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Probably not where you are.

Why Google Maps tells Americans they’re in Tulsa, Oklahoma

Mike Murphy
By Mike Murphy

Technology editor

Not everything Google does is decided by an algorithm.

Google Maps/Mike Murphy
Oddly specific.

Google Maps for iPhone shows US users this map of Tulsa, Oklahoma, when the app can’t figure out where you are located. Why Tulsa? It’s not the geographic center of the US mainland—that’s just north of Lebanon, Kansas—nor is it the center of where the US population lives—that’s Texas County in Missouri.

Tulsa actually sits a few hundred miles between these two centers. Google told Quartz there’s a very simple reason the town was chosen: The app’s developers thought it looked “good.” Zooming out from Tulsa, you can see the entire lower 48 states in one view, whichever way your phone is oriented. Why developers chose the city of Tulsa as the default map, rather than a zoomed out map of the entire US, was not revealed.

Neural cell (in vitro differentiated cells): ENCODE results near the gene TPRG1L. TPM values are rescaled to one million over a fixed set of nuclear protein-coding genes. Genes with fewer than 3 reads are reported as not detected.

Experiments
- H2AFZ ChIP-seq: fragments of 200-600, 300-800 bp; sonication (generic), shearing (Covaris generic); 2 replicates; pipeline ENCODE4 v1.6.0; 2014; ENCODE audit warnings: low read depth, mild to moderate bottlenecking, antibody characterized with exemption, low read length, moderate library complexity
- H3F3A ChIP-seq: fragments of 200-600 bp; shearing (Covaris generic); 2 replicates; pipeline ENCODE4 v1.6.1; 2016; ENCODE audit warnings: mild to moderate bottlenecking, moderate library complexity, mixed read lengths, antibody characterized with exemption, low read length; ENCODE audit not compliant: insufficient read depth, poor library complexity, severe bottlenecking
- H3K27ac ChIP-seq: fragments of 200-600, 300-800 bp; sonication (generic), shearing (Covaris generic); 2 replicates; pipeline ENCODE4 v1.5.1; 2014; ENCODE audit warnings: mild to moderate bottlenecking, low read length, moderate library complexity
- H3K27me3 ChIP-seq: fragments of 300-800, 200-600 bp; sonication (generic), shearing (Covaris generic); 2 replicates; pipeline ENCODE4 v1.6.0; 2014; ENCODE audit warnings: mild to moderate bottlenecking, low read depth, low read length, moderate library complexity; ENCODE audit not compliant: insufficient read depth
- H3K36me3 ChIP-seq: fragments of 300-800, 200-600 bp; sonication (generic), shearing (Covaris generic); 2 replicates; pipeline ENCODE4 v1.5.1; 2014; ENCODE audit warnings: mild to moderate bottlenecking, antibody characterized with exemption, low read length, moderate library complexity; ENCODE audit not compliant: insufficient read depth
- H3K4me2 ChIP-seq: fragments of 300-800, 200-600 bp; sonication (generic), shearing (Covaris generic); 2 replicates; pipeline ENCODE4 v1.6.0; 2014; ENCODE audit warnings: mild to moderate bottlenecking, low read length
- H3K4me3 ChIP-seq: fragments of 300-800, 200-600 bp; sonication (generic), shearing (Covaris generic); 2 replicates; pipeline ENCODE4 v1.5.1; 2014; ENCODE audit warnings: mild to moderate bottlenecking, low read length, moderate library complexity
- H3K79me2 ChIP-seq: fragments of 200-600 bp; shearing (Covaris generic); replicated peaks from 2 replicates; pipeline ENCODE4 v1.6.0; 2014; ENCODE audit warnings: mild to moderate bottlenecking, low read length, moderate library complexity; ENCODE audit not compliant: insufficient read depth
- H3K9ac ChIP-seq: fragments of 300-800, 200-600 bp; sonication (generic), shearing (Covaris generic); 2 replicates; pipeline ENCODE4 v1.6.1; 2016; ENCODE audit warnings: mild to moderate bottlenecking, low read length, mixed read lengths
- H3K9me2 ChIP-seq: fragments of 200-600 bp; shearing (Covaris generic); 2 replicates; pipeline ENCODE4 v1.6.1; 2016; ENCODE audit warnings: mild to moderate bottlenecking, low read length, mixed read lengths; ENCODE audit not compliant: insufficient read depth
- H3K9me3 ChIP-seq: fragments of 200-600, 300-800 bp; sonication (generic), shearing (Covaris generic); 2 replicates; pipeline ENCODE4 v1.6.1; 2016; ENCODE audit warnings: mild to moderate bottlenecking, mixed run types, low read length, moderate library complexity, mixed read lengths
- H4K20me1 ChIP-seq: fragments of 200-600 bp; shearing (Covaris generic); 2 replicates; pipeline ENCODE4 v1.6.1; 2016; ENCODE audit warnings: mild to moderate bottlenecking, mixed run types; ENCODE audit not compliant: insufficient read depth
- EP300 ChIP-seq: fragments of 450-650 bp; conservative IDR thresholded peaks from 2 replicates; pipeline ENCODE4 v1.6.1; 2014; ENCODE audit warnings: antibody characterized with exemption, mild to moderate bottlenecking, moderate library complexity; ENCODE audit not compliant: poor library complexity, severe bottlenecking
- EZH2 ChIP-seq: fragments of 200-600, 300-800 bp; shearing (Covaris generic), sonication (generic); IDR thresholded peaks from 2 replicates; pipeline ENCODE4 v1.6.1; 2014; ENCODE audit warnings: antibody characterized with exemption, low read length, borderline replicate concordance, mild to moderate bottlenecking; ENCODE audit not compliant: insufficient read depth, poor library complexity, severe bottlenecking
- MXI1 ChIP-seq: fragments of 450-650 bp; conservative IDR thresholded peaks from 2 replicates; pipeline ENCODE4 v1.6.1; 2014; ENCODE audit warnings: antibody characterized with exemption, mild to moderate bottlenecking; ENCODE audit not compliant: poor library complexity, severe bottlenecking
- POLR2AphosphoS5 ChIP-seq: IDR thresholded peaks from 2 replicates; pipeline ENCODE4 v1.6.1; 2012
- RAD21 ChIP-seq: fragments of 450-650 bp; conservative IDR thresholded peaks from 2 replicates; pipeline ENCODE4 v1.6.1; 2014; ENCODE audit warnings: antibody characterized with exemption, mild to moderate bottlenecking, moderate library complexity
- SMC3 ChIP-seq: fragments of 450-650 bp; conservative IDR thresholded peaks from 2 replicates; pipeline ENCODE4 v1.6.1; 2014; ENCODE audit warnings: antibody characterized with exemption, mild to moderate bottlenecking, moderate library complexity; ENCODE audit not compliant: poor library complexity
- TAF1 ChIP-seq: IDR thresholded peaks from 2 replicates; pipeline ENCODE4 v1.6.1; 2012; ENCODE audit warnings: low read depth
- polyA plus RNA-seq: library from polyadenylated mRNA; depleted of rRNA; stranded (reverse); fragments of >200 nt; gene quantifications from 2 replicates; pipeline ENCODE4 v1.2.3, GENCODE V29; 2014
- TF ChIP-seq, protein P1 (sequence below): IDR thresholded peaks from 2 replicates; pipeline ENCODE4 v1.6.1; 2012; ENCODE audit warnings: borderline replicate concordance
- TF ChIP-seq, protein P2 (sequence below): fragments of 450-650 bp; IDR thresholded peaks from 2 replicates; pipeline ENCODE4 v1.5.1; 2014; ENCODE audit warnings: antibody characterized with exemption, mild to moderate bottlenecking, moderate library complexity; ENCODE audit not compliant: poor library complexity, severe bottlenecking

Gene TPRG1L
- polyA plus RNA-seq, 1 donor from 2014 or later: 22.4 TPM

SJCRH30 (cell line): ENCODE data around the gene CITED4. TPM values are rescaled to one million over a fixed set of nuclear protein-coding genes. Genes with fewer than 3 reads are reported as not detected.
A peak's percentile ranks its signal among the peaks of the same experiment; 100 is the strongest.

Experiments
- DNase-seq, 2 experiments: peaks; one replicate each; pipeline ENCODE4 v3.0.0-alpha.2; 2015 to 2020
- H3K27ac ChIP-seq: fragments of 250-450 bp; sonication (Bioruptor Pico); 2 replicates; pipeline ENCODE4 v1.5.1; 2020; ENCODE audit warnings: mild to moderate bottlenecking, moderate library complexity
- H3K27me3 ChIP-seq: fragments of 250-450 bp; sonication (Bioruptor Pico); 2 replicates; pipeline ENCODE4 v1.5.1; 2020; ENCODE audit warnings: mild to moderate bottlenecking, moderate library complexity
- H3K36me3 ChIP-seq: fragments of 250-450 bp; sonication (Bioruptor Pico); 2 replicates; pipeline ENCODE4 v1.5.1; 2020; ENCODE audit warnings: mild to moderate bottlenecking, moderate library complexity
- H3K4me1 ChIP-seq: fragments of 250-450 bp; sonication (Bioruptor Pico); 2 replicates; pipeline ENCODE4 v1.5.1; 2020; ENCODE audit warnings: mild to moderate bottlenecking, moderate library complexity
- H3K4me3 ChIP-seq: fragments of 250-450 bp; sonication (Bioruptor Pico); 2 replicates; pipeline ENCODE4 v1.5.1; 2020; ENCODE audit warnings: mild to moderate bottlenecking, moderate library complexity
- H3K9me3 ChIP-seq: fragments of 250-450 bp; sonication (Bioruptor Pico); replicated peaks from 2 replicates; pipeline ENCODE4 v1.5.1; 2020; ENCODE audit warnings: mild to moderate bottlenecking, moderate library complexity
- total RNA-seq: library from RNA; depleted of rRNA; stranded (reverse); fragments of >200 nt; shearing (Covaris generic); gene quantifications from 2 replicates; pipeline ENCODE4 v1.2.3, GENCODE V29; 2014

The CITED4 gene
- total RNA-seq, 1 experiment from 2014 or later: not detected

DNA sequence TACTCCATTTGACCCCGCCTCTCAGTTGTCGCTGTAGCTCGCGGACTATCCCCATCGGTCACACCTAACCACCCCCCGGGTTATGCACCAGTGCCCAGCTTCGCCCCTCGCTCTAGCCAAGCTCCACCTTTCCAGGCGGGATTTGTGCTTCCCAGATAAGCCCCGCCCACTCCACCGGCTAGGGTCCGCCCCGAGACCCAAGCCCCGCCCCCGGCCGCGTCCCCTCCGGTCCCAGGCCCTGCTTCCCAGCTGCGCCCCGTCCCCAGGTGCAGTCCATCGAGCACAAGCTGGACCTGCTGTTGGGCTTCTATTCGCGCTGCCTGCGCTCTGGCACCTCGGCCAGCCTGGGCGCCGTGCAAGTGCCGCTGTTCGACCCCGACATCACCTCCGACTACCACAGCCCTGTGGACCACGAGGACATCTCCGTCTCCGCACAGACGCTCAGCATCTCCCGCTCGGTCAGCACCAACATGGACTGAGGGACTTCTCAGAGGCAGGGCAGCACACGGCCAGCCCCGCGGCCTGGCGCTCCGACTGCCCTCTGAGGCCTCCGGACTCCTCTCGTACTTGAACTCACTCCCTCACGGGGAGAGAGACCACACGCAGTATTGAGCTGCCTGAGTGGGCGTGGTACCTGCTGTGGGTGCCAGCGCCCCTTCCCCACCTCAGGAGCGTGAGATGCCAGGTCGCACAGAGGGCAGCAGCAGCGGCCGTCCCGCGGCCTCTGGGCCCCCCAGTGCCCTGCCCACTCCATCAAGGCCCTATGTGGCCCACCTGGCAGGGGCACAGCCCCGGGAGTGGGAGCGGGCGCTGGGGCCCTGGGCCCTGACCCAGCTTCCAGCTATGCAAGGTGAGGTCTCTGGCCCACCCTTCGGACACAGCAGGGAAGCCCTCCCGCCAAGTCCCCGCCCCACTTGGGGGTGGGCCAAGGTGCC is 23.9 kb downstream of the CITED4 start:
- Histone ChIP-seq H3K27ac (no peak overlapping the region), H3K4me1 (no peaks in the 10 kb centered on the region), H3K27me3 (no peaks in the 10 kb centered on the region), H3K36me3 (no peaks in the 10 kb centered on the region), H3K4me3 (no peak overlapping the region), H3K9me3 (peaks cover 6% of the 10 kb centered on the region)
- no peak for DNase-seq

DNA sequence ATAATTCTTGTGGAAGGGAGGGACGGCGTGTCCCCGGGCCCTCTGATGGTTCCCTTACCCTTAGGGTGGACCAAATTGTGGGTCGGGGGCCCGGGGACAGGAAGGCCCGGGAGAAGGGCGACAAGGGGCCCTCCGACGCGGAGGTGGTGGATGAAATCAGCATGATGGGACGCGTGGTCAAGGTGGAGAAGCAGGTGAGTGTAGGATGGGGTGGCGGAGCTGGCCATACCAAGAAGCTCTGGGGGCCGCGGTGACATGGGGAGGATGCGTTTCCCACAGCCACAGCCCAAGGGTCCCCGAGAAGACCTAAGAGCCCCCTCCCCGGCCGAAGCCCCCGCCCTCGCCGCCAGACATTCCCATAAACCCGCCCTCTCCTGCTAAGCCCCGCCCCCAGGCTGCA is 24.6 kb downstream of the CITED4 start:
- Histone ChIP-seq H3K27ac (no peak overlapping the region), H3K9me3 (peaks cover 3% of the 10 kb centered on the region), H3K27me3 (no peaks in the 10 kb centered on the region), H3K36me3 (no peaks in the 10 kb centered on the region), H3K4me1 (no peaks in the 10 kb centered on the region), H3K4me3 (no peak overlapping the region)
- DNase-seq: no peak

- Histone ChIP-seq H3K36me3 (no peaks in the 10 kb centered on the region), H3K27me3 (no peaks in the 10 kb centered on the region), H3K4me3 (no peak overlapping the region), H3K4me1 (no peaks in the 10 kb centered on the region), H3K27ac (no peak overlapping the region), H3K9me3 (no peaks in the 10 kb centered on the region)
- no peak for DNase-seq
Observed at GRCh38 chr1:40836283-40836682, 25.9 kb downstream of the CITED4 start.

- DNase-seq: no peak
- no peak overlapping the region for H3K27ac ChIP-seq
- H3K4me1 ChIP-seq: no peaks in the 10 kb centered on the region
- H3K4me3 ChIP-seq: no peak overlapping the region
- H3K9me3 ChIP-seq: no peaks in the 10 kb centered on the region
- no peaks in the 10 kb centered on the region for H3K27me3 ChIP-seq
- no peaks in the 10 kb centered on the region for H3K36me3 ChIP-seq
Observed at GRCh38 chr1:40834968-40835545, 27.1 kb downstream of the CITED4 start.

This isn’t the first time Google has chosen a random point on a map of the US—the company did the same thing when it chose a small town in Kansas for the center of the original Google Maps for the web in 2005. Sometimes eyeballing it just works.

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